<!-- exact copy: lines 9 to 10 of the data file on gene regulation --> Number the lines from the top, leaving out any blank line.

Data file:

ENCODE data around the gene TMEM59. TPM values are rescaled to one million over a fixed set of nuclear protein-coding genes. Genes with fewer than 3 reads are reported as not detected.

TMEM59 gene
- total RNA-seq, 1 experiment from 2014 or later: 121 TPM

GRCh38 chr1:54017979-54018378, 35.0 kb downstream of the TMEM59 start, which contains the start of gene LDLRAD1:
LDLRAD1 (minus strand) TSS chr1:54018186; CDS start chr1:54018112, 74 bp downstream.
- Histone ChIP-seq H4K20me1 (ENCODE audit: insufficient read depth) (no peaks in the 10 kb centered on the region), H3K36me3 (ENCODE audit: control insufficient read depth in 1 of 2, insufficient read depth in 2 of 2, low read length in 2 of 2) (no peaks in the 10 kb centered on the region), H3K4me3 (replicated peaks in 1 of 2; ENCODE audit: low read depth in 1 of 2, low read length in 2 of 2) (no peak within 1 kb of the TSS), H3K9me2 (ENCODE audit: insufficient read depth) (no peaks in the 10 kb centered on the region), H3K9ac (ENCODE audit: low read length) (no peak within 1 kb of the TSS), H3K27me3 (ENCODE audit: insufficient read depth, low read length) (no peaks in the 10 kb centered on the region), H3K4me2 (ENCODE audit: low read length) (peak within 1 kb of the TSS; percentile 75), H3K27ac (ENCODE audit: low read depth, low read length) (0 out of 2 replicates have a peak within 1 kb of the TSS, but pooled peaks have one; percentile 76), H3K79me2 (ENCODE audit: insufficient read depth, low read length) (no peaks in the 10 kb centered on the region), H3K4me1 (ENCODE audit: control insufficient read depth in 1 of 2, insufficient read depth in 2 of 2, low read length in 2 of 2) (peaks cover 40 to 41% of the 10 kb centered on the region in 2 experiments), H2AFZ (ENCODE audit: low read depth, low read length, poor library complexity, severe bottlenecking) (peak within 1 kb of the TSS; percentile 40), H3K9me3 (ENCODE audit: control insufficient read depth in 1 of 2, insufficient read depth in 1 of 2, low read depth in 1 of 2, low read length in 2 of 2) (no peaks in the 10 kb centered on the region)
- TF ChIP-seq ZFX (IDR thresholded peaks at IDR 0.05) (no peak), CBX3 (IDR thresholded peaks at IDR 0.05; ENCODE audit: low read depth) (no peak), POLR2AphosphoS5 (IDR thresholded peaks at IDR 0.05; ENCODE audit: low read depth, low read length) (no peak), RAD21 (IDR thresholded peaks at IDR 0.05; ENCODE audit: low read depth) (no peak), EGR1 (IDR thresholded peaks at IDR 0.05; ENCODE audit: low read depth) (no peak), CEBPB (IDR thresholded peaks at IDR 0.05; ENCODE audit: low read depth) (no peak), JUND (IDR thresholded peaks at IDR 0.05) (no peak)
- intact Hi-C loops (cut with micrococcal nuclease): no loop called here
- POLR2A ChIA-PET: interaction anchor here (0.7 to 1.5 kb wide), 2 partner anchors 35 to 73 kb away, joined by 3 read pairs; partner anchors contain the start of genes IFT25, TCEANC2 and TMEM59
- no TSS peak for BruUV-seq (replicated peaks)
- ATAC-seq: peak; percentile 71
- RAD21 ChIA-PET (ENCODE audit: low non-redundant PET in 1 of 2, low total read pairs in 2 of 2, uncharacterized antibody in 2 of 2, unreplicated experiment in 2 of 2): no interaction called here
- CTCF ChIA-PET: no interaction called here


- POLR2A ChIA-PET: interaction anchor here (0.7 to 1.5 kb wide), 2 partner anchors 35 to 73 kb away, joined by 3 read pairs; partner anchors contain the start of genes IFT25, TCEANC2 and TMEM59
- no TSS peak for BruUV-seq (replicated peaks)